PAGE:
Jodi Lea Stewart

Loving and Writing About the Southwest and the South

The Albuquerque Turkey

A Turkey's Life is Full of Peril
A Turkey’s Life is Full of Peril

As you probably already know, it doesn’t matter if you’re the most beautiful, or the smartest, or the most gifted of turkeys . . . you’ll most likely be eaten.

My fellow turkeys don’t seem to mind; after all, they say—we all wind up in Turkey Heaven and that’s not so bad.

Lots of the old-timers who darned near died from that ornery new cow dog chewing on them  or from a certain brat, I won’t mention any names, who lives here on Hollyberry Farm and loves to throw rocks and rusty cans at us. . . anyway, those old timers come back from their near-passed-away experiences just gobbling with lively stories.

They say up there has majestic blue mountains with crystal waterfalls and silver feeders bulging with corn, oats, wheat, spelt, barley, and golden glow worms sitting there on the sides of the water troughs, smiling as they bend their little heads to wait for you to slurp them up.

Shoot, some of those old coots said they saw angels passing out emmer up there in that pearlized turkey paradise. If you don’t know what emmer is, you’re probably not a turkey. It’s Eurasian wheat first cultivated by the Babylonians, and it’s the tastiest thing this side of the cracked corn from Old Man Burnie’s Feed Store up there in Dango. Dango’s about 20 miles from the farm, but I guess that’s not important to my story.

My turkey lurkey friends in the barnyard wouldn’t know about emmer or anything else if I wasn’t so nice hearted and prone to share what I read in the morning newspapers I scrounge from the farm dump.

Fact is, I’m just not like the other turkeys. Not one bit. Smarter, I am, and lots more handsome.

So when I noticed the leaves turning that orangey brown yellow like they do when people get to eyeing us with that strange glint in their eyes, I decided right then I had to take action.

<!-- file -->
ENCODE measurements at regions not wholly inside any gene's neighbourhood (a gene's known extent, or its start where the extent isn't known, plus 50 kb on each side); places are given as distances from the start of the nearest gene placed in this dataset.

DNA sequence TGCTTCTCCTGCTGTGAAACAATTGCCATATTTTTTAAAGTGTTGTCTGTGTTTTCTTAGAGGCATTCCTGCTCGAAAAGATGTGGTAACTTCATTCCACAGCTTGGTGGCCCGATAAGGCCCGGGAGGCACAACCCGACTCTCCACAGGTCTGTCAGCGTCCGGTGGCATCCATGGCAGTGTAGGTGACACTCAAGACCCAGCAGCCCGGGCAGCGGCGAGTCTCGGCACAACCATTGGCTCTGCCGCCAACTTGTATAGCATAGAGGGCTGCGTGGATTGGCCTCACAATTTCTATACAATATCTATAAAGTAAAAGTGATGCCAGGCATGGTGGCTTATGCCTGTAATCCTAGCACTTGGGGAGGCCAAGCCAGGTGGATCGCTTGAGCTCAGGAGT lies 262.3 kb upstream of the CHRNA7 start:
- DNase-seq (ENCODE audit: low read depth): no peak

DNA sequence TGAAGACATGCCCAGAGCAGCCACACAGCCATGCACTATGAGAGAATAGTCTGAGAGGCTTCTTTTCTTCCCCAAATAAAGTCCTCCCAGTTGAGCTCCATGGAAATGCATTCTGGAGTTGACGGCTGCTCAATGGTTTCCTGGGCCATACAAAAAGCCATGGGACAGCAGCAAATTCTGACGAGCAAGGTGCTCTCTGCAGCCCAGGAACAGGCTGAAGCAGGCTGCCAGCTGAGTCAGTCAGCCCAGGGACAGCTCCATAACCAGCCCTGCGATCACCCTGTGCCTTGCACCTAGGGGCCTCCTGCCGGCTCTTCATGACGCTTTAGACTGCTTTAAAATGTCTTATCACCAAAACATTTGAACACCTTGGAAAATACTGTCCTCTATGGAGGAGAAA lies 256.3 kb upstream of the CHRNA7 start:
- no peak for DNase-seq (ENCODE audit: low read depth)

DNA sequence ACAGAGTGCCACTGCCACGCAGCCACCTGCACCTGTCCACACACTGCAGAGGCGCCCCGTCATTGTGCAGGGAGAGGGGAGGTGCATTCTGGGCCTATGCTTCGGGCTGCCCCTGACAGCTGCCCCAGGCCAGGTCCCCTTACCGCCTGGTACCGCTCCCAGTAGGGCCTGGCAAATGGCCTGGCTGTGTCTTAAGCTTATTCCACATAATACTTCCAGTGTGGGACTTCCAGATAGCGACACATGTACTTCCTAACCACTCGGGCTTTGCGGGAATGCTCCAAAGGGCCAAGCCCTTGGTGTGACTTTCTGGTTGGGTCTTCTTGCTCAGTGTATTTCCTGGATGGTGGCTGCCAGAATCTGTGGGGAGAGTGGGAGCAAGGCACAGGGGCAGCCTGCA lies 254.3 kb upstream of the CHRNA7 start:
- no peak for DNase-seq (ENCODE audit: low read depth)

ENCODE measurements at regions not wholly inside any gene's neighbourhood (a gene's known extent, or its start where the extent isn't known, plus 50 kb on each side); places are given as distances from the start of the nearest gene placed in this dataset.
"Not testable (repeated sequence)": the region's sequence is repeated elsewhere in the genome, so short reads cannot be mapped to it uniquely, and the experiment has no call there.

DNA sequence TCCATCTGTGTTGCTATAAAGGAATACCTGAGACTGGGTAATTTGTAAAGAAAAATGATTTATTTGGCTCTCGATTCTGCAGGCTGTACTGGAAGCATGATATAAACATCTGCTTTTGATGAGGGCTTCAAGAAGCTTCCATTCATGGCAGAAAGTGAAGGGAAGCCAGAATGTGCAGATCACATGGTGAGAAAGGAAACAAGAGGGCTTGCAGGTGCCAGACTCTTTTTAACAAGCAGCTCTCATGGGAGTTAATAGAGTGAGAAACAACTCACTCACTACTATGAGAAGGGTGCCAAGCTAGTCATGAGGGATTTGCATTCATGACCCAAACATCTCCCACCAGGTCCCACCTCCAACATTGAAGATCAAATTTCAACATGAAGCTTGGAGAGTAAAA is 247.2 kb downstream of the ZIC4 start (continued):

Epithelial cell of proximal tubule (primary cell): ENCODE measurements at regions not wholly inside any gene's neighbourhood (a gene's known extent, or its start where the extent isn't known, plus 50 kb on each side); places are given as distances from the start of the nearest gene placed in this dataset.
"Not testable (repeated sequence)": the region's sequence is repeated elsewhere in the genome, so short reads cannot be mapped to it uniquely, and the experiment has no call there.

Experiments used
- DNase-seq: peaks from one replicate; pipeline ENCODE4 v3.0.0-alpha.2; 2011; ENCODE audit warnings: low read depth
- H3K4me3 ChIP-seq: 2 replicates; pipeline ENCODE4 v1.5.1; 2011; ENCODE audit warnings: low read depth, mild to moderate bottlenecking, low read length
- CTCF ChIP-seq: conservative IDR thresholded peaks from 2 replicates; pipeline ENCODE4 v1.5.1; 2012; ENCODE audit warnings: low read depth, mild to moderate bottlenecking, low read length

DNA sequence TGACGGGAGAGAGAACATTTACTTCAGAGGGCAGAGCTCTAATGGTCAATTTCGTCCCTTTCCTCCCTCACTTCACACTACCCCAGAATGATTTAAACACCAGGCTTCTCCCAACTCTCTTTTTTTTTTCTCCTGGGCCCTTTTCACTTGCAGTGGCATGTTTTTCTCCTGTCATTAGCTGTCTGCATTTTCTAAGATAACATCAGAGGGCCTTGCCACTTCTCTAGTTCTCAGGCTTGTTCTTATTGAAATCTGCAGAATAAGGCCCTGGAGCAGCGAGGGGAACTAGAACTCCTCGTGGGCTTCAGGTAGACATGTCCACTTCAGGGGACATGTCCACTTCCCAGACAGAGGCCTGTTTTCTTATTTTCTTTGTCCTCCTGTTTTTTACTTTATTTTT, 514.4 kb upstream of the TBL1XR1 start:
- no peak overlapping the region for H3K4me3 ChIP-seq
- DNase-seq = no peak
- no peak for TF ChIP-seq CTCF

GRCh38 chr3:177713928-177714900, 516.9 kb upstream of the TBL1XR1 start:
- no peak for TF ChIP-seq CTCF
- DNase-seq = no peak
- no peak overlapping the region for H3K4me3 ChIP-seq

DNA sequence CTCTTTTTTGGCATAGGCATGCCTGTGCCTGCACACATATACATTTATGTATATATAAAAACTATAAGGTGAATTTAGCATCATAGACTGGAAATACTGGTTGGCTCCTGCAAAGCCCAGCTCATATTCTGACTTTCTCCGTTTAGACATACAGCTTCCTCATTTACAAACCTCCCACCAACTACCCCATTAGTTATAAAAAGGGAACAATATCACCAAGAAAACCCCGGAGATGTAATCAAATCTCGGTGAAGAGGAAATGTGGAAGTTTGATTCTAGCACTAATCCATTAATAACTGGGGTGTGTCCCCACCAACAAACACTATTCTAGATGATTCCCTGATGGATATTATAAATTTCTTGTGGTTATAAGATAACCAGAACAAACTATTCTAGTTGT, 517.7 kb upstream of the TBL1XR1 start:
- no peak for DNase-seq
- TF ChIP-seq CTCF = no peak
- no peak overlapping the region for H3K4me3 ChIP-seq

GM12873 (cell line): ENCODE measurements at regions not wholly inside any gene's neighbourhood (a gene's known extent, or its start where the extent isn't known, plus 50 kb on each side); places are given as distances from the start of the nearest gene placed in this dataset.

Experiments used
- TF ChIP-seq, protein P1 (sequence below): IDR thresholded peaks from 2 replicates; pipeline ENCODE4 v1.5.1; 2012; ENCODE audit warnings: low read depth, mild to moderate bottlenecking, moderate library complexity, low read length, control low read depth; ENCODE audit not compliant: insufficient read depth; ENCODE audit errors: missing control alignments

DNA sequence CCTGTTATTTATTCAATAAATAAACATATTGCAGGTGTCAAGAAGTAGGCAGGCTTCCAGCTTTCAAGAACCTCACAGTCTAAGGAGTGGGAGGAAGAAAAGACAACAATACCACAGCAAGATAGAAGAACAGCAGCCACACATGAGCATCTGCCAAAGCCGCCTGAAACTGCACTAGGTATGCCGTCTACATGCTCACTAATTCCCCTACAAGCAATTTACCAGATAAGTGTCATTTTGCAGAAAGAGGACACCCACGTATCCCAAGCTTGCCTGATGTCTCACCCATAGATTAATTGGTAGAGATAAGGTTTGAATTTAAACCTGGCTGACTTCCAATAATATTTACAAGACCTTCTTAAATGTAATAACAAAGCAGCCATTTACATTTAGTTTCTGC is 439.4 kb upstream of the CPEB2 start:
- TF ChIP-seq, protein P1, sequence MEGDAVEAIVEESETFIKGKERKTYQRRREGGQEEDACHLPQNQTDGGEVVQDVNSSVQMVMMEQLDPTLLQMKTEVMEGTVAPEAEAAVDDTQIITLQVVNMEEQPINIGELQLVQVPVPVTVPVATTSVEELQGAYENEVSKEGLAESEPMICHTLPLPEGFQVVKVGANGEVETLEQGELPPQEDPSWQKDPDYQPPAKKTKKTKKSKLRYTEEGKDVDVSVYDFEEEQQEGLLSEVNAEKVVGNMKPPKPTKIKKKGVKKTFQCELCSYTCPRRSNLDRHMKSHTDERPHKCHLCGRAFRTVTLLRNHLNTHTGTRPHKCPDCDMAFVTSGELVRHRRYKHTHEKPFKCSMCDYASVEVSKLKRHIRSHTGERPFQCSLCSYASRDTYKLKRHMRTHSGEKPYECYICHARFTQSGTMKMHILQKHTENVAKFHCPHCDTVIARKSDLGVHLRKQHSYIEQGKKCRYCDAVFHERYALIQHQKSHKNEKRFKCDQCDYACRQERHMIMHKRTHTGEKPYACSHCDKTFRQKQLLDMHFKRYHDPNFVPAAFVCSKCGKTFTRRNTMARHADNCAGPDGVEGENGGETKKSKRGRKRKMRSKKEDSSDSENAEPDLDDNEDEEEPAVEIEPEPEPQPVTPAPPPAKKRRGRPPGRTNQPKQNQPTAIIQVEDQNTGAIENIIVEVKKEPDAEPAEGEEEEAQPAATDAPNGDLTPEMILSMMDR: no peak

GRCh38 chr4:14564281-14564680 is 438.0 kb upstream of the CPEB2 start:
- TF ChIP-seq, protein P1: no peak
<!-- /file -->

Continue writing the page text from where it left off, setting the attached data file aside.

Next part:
Mean Gene the RoosterHere’s what I did first. I started hanging out with Mean Gene, the head rooster here at Hollyberry. I was dogging him one morning and trying to turn my melodious gobble into a scratchy crow sound when my dang ol snood wrapped around my beak and guess what? I almost suffocated!

You know what a snood is, don’t you? It’s that beautiful skin that grows out of our heads and drapes over our beaks. Pure art, it is.Turkey Snood

Back to what happened. Well, right there in the barnyard. I fell over gasping. Fred the duck waddled up quacking, “Your wattle is blue! Your wattle is blue!”

Can you imagine my mortification?

Everyone gathered around and made more fuss than a space ship landing in a haystack. Old Hurricane, the speckled guinea fowl and my best friend, is the one who saved me. She streaked right over and grabbed my snood with her beak. She ran underneath my head and flew over my neck, then back under my beak two or three more times. Finally, it came unwound, and I could go about my business, which is what I did with no wasted time.

I sat in the shade of the tractor a long time until my wattle cooled down and I didn’t feel so ruffled. The whole rafter of barnyard turkeys was discussing me that day, and my beautiful face burned with shame.

Me as a Chicken. Pretty wonderful, isn't it?
Me as a Chicken. Pretty wonderful, isn’t it?

Next thing I did was drastic, I admit it. Hold on to your hats because I had Hurricane bite off the end of my snood. That hurt my feelings more than anything, but I was desperate. I even asked the lady turks to help me dye all my feathers a lovely russet brown. Now if that didn’t look like a chicken, what would?